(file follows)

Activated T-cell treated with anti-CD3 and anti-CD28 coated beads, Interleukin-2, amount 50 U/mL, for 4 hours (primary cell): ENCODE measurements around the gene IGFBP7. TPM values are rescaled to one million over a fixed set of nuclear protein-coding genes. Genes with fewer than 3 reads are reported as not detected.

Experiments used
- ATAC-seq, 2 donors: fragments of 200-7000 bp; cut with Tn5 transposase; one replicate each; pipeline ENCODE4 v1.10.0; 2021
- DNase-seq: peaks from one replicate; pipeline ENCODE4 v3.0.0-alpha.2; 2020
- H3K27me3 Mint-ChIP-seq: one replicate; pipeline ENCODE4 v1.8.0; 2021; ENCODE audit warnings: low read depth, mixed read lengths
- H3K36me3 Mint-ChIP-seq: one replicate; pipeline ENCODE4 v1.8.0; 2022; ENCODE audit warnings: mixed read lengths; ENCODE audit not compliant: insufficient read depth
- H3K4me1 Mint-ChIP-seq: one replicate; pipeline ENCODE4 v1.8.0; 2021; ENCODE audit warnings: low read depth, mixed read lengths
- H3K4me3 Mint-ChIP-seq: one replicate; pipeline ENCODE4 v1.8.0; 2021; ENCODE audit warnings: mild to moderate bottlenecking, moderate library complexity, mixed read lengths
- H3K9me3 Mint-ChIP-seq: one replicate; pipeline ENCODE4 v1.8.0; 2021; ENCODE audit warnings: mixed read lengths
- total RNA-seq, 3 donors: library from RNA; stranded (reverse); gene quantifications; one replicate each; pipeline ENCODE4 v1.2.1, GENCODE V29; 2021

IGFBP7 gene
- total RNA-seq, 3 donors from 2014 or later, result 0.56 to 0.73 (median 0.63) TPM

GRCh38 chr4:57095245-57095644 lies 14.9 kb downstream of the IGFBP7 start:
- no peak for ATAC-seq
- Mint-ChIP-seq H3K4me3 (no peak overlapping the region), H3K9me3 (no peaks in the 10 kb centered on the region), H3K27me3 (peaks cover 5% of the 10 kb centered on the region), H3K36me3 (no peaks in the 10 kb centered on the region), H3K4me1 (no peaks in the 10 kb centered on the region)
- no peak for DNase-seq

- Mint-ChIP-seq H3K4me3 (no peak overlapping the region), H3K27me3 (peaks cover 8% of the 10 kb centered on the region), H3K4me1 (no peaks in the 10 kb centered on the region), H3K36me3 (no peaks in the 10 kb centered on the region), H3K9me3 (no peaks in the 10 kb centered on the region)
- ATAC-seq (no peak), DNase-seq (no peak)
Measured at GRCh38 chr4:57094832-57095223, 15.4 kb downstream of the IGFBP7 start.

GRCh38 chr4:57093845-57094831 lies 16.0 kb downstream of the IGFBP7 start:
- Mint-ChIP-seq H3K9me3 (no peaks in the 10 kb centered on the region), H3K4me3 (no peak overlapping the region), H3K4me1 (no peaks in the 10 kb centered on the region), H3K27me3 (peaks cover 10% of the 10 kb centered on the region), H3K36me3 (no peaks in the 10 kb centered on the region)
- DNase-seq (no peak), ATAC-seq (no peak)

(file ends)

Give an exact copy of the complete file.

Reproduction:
Activated T-cell treated with anti-CD3 and anti-CD28 coated beads, Interleukin-2, amount 50 U/mL, for 4 hours (primary cell): ENCODE measurements around the gene IGFBP7. TPM values are rescaled to one million over a fixed set of nuclear protein-coding genes. Genes with fewer than 3 reads are reported as not detected.

Experiments used
- ATAC-seq, 2 donors: fragments of 200-7000 bp; cut with Tn5 transposase; one replicate each; pipeline ENCODE4 v1.10.0; 2021
- DNase-seq: peaks from one replicate; pipeline ENCODE4 v3.0.0-alpha.2; 2020
- H3K27me3 Mint-ChIP-seq: one replicate; pipeline ENCODE4 v1.8.0; 2021; ENCODE audit warnings: low read depth, mixed read lengths
- H3K36me3 Mint-ChIP-seq: one replicate; pipeline ENCODE4 v1.8.0; 2022; ENCODE audit warnings: mixed read lengths; ENCODE audit not compliant: insufficient read depth
- H3K4me1 Mint-ChIP-seq: one replicate; pipeline ENCODE4 v1.8.0; 2021; ENCODE audit warnings: low read depth, mixed read lengths
- H3K4me3 Mint-ChIP-seq: one replicate; pipeline ENCODE4 v1.8.0; 2021; ENCODE audit warnings: mild to moderate bottlenecking, moderate library complexity, mixed read lengths
- H3K9me3 Mint-ChIP-seq: one replicate; pipeline ENCODE4 v1.8.0; 2021; ENCODE audit warnings: mixed read lengths
- total RNA-seq, 3 donors: library from RNA; stranded (reverse); gene quantifications; one replicate each; pipeline ENCODE4 v1.2.1, GENCODE V29; 2021

IGFBP7 gene
- total RNA-seq, 3 donors from 2014 or later, result 0.56 to 0.73 (median 0.63) TPM

GRCh38 chr4:57095245-57095644 lies 14.9 kb downstream of the IGFBP7 start:
- no peak for ATAC-seq
- Mint-ChIP-seq H3K4me3 (no peak overlapping the region), H3K9me3 (no peaks in the 10 kb centered on the region), H3K27me3 (peaks cover 5% of the 10 kb centered on the region), H3K36me3 (no peaks in the 10 kb centered on the region), H3K4me1 (no peaks in the 10 kb centered on the region)
- no peak for DNase-seq

- Mint-ChIP-seq H3K4me3 (no peak overlapping the region), H3K27me3 (peaks cover 8% of the 10 kb centered on the region), H3K4me1 (no peaks in the 10 kb centered on the region), H3K36me3 (no peaks in the 10 kb centered on the region), H3K9me3 (no peaks in the 10 kb centered on the region)
- ATAC-seq (no peak), DNase-seq (no peak)
Measured at GRCh38 chr4:57094832-57095223, 15.4 kb downstream of the IGFBP7 start.

GRCh38 chr4:57093845-57094831 lies 16.0 kb downstream of the IGFBP7 start:
- Mint-ChIP-seq H3K9me3 (no peaks in the 10 kb centered on the region), H3K4me3 (no peak overlapping the region), H3K4me1 (no peaks in the 10 kb centered on the region), H3K27me3 (peaks cover 10% of the 10 kb centered on the region), H3K36me3 (no peaks in the 10 kb centered on the region)
- DNase-seq (no peak), ATAC-seq (no peak)